# Linear independent eigenvectors and eigenvalues

I have T as a linear transformation from V to V over the field F, V has dimension n. T has the maximum number n distinct eigenvalues, then show that there exists a basis of V consisting of eigenvectors.

I know that if I let $v_1,...,v_r$ be eigenvectors belonging to distinct eigenvalues, then those vectors are linearly independent. Can I make a basis from these linearly independent vector and prove that it spans V?

Also, what will the matrix of T be in respect to this basis?

Thank you for any input!

• If there are $n$ linearly independent vectors in $n$-dimensional space, then they must form a basis. To see what $T$ looks like, consider what $T x_k$ looks like in the basis of eigenvectors. – copper.hat Nov 20 '13 at 3:19
• @Akaichan Do you still need help with this or is Copper.Hat's comment enough. – Git Gud Nov 25 '13 at 21:41

By definition, a basis for $$V$$ is a linearly-independent set of vectors in $$V$$ that spans the space $$V,$$ and the dimension of a finite-dimensional vector space is the number of elements in a basis for $$V,$$ so we know that any basis for $$V$$ must contain exactly $$n$$ linearly-independent vectors. We also know (see Theorem 5 on page 45 of Hoffman and Kunze's Linear Algebra) that every linearly-independent subset of $$V$$ is part of a basis for $$V.$$ You already know that the $$n$$ eigenvectors are linearly independent, so it follows that they form a basis for $$V.$$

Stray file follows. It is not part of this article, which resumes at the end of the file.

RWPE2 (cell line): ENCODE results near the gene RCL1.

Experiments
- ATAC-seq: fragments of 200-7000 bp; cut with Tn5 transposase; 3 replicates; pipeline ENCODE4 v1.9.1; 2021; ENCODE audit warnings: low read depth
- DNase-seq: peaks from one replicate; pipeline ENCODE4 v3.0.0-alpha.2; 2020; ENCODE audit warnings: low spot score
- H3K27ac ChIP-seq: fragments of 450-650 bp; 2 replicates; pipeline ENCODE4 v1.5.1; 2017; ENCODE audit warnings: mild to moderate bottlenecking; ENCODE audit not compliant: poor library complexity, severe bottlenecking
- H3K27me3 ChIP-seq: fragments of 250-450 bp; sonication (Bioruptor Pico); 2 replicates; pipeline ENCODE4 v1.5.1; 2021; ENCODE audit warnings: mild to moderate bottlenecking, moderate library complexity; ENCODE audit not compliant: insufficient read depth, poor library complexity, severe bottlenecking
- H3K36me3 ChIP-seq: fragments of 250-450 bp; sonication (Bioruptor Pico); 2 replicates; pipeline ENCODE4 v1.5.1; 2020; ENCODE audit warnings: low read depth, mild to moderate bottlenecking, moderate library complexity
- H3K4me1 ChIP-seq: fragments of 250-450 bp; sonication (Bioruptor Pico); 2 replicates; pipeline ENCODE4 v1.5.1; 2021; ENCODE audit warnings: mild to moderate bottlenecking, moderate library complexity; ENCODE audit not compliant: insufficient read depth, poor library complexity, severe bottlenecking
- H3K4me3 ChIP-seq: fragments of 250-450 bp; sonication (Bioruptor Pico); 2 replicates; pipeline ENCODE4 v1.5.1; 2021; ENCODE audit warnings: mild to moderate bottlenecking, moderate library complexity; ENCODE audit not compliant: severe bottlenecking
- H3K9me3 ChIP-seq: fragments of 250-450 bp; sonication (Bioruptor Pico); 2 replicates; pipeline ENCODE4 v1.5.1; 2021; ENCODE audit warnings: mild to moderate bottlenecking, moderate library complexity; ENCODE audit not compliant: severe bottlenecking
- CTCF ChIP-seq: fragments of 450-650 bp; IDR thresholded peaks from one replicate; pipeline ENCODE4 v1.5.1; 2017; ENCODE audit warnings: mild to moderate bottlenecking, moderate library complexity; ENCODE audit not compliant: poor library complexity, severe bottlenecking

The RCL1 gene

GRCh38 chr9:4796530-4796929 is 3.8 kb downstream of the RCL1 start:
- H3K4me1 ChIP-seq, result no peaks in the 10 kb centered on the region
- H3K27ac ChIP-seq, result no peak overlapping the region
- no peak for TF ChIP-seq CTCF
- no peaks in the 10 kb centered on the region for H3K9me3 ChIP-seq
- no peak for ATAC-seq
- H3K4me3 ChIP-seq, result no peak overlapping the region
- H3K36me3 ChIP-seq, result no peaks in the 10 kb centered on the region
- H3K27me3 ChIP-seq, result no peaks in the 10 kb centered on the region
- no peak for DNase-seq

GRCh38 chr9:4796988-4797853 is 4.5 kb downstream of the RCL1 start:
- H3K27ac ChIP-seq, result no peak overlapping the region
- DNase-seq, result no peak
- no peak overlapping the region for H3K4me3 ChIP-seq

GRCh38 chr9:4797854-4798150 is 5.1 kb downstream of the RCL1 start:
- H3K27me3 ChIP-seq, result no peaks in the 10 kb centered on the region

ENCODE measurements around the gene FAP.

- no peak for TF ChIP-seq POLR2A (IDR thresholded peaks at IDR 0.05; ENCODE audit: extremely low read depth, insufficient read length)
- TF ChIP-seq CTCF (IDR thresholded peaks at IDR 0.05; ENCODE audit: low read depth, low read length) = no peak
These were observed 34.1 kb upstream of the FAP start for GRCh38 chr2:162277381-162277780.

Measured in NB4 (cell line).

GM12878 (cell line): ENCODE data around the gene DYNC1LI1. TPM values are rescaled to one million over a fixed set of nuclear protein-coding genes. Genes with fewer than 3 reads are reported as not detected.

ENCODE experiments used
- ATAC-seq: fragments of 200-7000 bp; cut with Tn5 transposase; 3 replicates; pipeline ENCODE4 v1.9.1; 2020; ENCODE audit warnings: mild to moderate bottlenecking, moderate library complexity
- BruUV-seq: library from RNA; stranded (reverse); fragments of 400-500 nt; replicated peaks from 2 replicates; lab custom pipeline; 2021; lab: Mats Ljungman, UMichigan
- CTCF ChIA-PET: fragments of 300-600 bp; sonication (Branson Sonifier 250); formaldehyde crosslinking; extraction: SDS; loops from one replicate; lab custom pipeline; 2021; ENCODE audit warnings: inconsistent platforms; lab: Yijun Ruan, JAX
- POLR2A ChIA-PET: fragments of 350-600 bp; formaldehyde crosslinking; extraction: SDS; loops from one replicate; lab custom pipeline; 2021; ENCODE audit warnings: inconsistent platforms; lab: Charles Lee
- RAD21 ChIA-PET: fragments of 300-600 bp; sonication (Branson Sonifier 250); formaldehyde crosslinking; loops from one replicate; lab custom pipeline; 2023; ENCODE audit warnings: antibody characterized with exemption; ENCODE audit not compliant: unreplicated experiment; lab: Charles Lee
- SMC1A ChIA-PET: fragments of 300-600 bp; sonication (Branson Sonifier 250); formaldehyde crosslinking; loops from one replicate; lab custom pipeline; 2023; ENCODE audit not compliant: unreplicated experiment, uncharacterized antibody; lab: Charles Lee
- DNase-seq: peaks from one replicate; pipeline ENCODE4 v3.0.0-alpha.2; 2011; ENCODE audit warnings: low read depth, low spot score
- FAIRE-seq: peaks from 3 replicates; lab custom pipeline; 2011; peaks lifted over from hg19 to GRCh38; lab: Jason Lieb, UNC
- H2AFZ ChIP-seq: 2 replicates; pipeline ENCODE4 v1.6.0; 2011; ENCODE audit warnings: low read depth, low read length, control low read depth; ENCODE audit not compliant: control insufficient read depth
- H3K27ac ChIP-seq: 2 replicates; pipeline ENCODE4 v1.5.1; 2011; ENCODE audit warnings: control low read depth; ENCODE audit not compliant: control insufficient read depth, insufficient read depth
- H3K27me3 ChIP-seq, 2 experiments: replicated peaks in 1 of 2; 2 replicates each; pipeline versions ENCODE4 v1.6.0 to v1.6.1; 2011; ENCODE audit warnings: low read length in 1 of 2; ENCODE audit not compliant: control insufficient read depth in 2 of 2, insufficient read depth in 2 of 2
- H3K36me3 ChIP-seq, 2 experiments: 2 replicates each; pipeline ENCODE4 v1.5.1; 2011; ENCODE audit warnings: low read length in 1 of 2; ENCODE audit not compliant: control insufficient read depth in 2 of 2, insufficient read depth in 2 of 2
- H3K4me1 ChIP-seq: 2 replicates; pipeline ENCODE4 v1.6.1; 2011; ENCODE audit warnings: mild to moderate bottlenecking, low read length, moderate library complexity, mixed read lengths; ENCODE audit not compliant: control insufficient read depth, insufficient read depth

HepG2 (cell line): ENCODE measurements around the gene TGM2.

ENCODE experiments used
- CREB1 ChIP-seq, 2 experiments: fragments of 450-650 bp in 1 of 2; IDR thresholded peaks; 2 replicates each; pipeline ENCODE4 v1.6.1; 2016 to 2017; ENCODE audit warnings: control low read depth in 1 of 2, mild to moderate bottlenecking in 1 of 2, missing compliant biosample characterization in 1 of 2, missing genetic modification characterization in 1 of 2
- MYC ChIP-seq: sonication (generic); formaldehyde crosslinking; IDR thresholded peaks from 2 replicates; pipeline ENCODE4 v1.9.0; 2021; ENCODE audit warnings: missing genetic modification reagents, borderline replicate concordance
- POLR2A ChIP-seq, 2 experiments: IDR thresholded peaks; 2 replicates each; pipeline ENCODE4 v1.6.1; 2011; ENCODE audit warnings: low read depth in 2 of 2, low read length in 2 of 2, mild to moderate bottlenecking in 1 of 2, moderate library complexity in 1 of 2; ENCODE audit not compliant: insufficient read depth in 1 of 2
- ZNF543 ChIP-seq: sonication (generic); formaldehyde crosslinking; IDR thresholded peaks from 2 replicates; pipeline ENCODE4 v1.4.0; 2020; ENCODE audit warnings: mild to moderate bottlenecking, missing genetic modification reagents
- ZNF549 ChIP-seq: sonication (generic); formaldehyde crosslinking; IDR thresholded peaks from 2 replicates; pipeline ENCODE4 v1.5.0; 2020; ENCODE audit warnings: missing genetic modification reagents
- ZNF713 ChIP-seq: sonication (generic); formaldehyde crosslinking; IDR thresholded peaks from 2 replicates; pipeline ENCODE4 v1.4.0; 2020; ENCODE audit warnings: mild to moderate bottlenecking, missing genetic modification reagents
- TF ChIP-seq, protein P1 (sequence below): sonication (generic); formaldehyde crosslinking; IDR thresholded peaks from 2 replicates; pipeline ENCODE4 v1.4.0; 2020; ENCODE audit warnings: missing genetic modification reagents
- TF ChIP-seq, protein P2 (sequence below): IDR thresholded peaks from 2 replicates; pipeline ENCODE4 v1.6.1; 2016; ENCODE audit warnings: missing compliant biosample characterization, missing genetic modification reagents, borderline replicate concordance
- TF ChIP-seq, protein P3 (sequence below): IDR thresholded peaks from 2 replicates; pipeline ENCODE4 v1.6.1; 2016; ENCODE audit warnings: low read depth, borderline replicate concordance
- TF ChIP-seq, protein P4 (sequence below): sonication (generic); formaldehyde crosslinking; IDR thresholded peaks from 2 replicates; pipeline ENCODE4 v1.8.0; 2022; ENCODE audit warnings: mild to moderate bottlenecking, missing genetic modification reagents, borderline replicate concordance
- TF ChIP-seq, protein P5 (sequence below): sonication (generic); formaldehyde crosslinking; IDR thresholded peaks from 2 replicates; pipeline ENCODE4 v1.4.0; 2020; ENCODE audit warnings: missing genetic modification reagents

To find the matrix of $$T$$ with respect your ordered basis $$\mathscr B$$ of eigenvectors, we use the fact that the ith column of that matrix is given by $$[Tv_i]_{\mathscr B}$$ where $$[ \cdot ]_{\mathscr B}$$ denotes the coordinate matrix with respect to $$\mathscr B.$$ We therefore compute $$[Tv_i]_{\mathscr B} = [\lambda_i v_i]_{\mathscr B} = \begin{bmatrix} 0\\ \vdots\\ 0\\ \lambda_i\\ 0\\ \vdots\\ 0\end{bmatrix}$$ where $$\lambda_i$$ is the eigenvalue associated with eigenvector $$v_i.$$ Thus, the matrix of $$T$$ is a diagonal matrix with the eigenvalues in the diagonal entries ordered by corresponding eigenvectors: $$\begin{bmatrix} \lambda_1 & 0 & \cdots & 0\\ 0 & \lambda_2 & \cdots & 0\\ \vdots & \vdots & \ddots & \vdots\\ 0 & 0 & \cdots & \lambda_n\end{bmatrix}.$$